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Russia approves a-Nav suite for autonomous vessels

The Russian Maritime Register of Shipping (RS) has approved a set of technical solutions to enable remote and automatic navigation (a-Nav) on ships under the RS regulation, most of which are registered under the Russian flag.

{mprestriction ids="1,2"} The Russian government had previously approved the decree enabling wide operation of the maritime autonomous vessels under the State flag of RF as a national wide experiment till 2025.

The a-Nav suite was developed during the project carried out in Russia in 2019-2020 by a number of technology and shipping companies with the leadership by Industry Association MariNet.

The developed solutions are based on the Comprehensive Functional Equivalence principle, which supposes strict fulfillment of the functions prescribed today for the crew onboard by the current safety regulation in the autonomous mode. That allows to operate MASS within the framework of the current international regulation, as is, and to coexist MASS with traditional ships.

The a-Nav is focused mostly on automatic navigation rather than on remote mode and includes combination of traditional and new systems.

“Among traditional technologies we use radar, AIS and other onboard navigation, engine and mechanic control systems, trajectory control systems and communication equipment. The new systems are developed in three major points - where we need to provide functional equivalence to the human: Autonomous Navigation System, Optical Surveillance and Analysis System, and Remote Control Centre”, said head of MariNet and the project lead Alexander Pinskiy.

“Autonomous Navigation System (ANS) is the next level of evolution of Integrated Navigation Systems. It can automatically integrate and validate navigation data from different sources - electronic charts, radar, AIS, optical surveillance system, weather station, satellite images including ice conditions and etc. - what is currently done by human on the bridge in his mind. Then it can automatically recognise dangers of collisions and other navigation restrictions, and make decision for maneuvering taking into account vessel parameters and COLREGs requirements. For this we have, probably, the first translated COLREGs into univocal computer algorithms. Maneuvering can be done in three modes: automatically, automatically with confirmation by human and manually when ANS is used as a decision support system - either by the remote operator of by the crew onboard”, Mr Pinskiy explained.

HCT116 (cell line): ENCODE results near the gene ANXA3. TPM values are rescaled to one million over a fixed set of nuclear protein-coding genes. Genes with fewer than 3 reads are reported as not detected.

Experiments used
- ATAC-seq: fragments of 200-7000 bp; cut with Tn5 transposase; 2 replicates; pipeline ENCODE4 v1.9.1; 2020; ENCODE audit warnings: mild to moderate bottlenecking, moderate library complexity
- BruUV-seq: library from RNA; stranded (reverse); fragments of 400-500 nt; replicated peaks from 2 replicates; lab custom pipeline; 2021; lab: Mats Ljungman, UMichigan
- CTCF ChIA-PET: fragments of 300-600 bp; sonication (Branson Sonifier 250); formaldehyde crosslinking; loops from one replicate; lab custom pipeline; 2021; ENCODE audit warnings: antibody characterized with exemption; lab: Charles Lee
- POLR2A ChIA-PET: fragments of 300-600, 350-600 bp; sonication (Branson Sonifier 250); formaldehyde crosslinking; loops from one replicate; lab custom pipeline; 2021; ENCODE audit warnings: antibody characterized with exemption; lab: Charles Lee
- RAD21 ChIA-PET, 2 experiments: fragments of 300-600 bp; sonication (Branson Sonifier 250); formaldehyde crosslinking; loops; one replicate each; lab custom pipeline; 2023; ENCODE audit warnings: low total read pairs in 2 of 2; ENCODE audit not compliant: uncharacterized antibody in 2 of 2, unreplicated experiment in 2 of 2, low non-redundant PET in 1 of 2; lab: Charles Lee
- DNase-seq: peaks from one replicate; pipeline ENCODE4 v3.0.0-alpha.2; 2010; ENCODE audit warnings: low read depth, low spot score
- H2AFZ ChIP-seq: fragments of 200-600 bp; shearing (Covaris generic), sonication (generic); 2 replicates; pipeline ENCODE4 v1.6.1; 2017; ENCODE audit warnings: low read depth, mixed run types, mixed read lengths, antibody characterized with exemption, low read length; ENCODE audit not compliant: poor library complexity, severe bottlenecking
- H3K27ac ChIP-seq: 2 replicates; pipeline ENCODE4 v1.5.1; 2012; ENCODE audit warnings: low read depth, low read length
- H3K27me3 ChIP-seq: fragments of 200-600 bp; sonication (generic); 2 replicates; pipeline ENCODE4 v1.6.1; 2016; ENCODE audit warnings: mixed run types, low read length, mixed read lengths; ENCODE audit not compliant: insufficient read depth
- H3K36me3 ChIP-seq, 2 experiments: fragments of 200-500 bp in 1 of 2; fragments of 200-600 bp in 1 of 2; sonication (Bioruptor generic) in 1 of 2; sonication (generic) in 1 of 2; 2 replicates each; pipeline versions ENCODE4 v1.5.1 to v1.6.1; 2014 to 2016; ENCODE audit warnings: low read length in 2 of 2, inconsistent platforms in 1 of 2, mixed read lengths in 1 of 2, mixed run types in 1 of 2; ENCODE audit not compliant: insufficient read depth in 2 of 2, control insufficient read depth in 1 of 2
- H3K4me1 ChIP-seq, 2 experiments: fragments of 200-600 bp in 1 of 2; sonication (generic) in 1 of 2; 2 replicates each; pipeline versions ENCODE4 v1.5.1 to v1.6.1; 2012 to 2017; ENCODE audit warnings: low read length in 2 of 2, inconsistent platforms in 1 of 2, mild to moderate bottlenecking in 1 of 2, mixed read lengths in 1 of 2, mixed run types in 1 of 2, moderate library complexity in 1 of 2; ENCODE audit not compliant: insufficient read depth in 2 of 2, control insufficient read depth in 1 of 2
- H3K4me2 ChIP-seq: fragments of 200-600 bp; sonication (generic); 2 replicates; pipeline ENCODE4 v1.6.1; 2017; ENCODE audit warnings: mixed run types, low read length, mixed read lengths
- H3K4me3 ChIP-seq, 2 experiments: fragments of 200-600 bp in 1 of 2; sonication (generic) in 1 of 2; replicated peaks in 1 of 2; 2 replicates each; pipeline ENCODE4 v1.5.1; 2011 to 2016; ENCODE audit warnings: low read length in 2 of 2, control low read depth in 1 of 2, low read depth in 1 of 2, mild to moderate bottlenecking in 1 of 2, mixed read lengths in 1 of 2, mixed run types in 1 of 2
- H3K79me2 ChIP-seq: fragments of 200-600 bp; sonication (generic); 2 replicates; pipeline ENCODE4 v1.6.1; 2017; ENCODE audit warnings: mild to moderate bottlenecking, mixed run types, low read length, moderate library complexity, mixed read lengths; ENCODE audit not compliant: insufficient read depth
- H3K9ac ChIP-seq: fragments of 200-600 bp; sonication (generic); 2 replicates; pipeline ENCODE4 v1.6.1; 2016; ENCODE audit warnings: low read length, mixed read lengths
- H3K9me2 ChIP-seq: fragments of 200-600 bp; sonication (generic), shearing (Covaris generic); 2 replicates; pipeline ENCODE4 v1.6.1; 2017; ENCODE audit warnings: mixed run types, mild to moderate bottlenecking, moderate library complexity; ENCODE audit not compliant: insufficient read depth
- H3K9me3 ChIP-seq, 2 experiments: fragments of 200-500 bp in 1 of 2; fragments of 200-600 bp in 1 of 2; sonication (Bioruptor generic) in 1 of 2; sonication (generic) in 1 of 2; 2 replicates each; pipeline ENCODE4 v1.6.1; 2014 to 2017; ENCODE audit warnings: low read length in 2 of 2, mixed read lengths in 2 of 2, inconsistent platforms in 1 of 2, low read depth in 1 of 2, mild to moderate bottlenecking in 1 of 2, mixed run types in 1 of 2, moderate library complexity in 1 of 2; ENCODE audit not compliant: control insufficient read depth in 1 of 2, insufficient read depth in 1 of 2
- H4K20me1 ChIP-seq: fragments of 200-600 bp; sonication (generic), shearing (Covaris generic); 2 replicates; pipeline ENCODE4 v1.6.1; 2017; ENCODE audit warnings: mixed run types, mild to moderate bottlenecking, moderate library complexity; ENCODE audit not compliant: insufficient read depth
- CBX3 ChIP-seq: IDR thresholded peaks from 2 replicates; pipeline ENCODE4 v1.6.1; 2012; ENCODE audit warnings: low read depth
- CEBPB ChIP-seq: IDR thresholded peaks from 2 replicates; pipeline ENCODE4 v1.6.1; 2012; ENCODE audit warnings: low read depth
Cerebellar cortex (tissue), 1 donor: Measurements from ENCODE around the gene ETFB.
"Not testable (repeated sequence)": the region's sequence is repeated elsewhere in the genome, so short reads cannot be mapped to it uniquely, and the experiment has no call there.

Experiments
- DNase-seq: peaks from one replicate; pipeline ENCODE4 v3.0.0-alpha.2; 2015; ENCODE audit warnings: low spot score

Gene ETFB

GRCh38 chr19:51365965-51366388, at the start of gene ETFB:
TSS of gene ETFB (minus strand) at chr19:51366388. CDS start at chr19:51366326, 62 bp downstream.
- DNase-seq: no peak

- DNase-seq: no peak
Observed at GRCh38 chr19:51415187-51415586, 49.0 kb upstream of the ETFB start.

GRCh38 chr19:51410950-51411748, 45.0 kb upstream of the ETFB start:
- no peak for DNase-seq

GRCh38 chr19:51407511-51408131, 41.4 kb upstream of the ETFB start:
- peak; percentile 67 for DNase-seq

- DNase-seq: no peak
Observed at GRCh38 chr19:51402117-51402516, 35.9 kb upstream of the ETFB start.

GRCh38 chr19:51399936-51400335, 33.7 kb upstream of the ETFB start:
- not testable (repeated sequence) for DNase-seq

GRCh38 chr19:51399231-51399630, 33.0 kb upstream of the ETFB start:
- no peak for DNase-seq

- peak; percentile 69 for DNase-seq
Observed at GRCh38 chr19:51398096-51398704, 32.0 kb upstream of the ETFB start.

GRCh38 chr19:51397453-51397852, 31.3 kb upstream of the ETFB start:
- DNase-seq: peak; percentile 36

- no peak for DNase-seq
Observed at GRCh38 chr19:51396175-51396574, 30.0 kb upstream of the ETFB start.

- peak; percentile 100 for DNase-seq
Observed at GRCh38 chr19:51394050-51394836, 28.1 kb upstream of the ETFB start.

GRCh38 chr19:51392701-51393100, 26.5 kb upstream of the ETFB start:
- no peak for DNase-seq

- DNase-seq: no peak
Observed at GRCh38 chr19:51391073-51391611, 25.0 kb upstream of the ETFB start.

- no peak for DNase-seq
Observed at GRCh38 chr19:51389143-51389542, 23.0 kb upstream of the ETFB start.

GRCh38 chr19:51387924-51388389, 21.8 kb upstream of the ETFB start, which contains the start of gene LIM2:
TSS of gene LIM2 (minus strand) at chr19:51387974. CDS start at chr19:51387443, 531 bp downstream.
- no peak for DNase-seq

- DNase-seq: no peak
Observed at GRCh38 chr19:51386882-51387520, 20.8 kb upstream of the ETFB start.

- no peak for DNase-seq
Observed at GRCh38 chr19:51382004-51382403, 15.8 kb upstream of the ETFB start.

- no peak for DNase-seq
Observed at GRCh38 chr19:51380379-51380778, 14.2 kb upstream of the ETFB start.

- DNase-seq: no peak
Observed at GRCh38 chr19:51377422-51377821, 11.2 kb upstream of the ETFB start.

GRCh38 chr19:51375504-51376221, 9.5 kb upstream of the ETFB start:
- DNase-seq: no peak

Optical Surveillance and Analysis System (OSA) is an optical system capable to recognise and identify automatically objects 360 degrees around the vessel, up to 12 miles and to transmit these data in machine-reading form to the ANS. It has feedback link with ANS - the same as man onboard is checking visually objects identified by AIS or radar. Also, OSA provides video image to the remote operator and the crew onboard, automatic mode is considered as the main. For this OSA use machine learning for objects identification and combination of visible and infrared ranges for objects recognition. Additionally, OSA includes smart internal CCTV enabling to control visually spaces and devices of the vessel in the remote mode, which can work automatically reacting on some predefined events.

The Remote Control Centre is a remote bridge with high level automation, but outside the vessel. It includes interfaces to all navigation, technical and control systems as well as to radio and messaging systems onboard, and permanent audio and video link to ship’s bridge. Due to high level of automation, the watch can be kept by one operator - and even by one operator for several vessels in future. The Remote Control Centre can be installed not only in shore offices of shipping companies, but on board of lead vessel of convoy. Such scenario is currently tested on the dredging convoy by Rosmorport, where Remote Control Centre is mounted on dredger to monitor and control barges working with the dredger.

The a-Nav suite is at the final stage of sea trials in the condition of real operation on several vessels of three major Russian shipping companies, and it will be available to the commercial use by shipping companies after its successful completion. Tests are carried out on the tanker Mikchail Ulyanov in Arctic (SCF), the general cargo ship Pola Anfisa in Black Sea (Pola Group) and the dredging convoy including the dredger Redut and the barge Rabochaya in Black and Azov seas (Rosmorport), as reported by Alexander Pinskiy.

On December 7 and 8 the first memorandums of intention to equip commercial vessels by a-Nav suite were signed. Read Digital Ship’s coverage here. {/mprestriction}

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